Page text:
CONQUER: Calm, Cool, Collected…

In 1976 Harlem, he’s the cat you call when your hair stands up….

December 22nd will see the release of my collection CONQUER, featuring my occult detective character John Conquer, a cross between John Shaft and Brother Voodoo. The Conquer stories are my homage to the blaxploitation horror movies of the 70’s – bona fide classics like Blacula, JD’s Revenge, and Sugar Hill as well as the novels of Ernest Tidyman.

Three previously appeared in the pages of Occult Detective Quarterly – Conquer Comes Calling, Conquer Comes Correct, and Conquer Gets Crowned. In these stories Conquer faces off against a Hoodoo hitman, solves the mystery of a skinned and decapitated gorilla lying in the Bronx, and investigates a creature stalking graffiti taggers in the NYC subways.

Included in this collection are four previously unpublished stories – the short introductory story, Who The Hell Is John Conquer? Conquer And The Queen of Crown Heights, and Keep Cool, Conquer. The e-version includes an exclusive preview of Conquer: Fear Of A Black Cat, the full length novel coming next year.

Here’s Who The Hell Is John Conquer in its entirety.

Lenox Lounge - Harlem, authentic jazz bar, unchanged since 1939. Miles  Davis, Thelonius Monk and other jazz greats used t… | Jazz bar, Zebra lounge,  The incredibles

The zebra striped walls had heard Billie Holiday sing You’re My Thrill in their mutual heyday, and Coltrane had blown Giant Steps once to a packed house. James Baldwin had celebrated his birthday here, on the anniversary of the riot kicked off by Margie Polite and Officer Collins in 1943, and Alex Haley had interviewed Malcolm at one of the tables only ten years ago.

Now the dingy, tiled dance floor was crowded with cheap red pleather seats and scarred, liquor stained tables. The stage stood empty and absurd on a Wednesday afternoon, the heavy air filled with Hyperbolicsyllabicsesquedalymistic cranking out of an ugly old Wurlitzer Zodiac parked in a corner. The machine hadn’t seen a new record since Stevie Wonder’s Talking Book, and as Isaac’s platter wound down, Superstition came on to prove it.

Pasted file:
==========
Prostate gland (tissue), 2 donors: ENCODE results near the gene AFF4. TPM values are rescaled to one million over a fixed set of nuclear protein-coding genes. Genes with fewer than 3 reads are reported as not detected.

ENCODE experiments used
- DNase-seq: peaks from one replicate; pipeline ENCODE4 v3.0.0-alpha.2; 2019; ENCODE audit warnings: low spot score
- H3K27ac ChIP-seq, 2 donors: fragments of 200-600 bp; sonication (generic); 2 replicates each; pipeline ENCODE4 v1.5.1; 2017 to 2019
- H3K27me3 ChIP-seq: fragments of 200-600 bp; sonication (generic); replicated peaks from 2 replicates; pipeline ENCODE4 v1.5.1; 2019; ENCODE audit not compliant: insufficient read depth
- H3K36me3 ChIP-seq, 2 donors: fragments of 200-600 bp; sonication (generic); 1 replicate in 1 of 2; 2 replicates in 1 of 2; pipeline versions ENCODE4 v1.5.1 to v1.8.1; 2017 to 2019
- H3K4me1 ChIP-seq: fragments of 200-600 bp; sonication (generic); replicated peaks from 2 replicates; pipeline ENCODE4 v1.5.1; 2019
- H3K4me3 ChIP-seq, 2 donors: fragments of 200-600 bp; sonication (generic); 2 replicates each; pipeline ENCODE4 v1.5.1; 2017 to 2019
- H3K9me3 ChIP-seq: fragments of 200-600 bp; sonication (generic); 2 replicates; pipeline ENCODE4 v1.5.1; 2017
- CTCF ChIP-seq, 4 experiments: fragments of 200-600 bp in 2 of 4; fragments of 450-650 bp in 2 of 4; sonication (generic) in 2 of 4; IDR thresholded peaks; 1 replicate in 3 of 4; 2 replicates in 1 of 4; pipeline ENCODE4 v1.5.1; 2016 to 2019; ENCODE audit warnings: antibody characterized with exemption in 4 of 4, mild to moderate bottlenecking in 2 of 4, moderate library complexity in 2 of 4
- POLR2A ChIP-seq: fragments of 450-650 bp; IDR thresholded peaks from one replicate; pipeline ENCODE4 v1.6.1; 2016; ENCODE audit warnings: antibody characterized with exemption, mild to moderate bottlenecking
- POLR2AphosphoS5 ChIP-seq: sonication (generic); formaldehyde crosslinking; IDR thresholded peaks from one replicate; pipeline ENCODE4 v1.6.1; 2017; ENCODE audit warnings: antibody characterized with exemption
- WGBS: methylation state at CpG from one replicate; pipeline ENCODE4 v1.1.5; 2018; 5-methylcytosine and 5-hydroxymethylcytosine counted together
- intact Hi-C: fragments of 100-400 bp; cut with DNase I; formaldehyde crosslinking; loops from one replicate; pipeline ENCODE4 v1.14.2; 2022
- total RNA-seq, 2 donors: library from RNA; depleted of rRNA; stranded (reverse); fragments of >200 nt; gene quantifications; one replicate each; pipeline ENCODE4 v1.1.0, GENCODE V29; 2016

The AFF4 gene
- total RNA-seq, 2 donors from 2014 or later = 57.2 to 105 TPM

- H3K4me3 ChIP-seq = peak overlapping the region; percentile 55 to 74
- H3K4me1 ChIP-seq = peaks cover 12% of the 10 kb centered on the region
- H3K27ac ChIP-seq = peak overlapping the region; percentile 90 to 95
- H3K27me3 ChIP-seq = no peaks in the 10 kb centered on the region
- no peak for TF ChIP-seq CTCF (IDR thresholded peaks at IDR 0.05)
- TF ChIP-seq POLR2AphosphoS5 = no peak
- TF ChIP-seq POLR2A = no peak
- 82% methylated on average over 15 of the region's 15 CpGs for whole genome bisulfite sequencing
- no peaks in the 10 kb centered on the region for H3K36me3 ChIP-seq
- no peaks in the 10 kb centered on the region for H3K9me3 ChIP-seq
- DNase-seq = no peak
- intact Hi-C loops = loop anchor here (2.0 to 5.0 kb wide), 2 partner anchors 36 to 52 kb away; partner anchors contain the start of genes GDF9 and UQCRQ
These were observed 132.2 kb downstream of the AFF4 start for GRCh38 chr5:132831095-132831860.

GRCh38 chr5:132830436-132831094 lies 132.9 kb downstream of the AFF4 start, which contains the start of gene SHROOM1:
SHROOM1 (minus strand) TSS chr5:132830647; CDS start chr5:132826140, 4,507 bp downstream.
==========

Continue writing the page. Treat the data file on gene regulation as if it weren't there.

Each table was an island, and bore a squat, ugly candle in a textured glass holder, glowing like an irradiated pineapple in the thick fog of swirling bar smoke. The dark patrons gathered as though around campfires, when they leaned back in their chairs, as indiscernible as nocturnal fauna, the glint of their watches and jewelry, the glow of their cigarette ends were like the shine of predatory eyes in the dark.

The owner shoved some of the table aside and brought in a three piece on Fridays and Saturdays, but nobody much felt like dancing during the week anymore.

Behind the bar was an old man in a purple bowling shirt, who’d bussed tables at Baldwin’s birthday party and would tell you way too much of what he knew about him and Bayard Rustin if you were foolish enough to get him going. On the business end of the bar there perched a broad-shouldered, stoic cat in an oxblood leather coat, and a young brother in blue jeans and a t-shirt pawing at the stack of business cards next to the register while he waited for his beer, reading each one and replacing them in disarray, to the old man’s annoyance.

“Who in the hell is John Conquer?” the young customer chuckled.

“Boy, give me that,” the old bartender said, snatching the red and gold business card from the young man’s hand and putting it back on the stack. “Where you breeze in from?”

“Center Point, Alabama.”

“Cen-ter Point, A-la-bama!” the bartender announced, loudly.

There were whistles and jeers from the men in the dimness, all except the quiet one on the newcomer’s left, sipping Black Label and smoking a Kool.

“Hey, you know how you know you in a hotel in Center Point, Alabama?” the bartender asked the room. “When you call the desk and say ‘I got a leak in the sink’ and they answer ‘well, go ahead.’”

There were a couple of laughs.

The newcomer shook his head.

“Well, Country, you need to be told,” the old man said, fixing his sights back on his young captive audience. “You in New York City now. This is the center of the world. The very best and very worst of everything, right here. This is the crossroads of eyes and ears and hearts and souls. It is nineteen hundred seventy six and we in a time of bankers and gangsters, liars and fools, con men and kings. You livin’ with the ghouls and ghosts, wizards and witches of the real N-Y-C now.”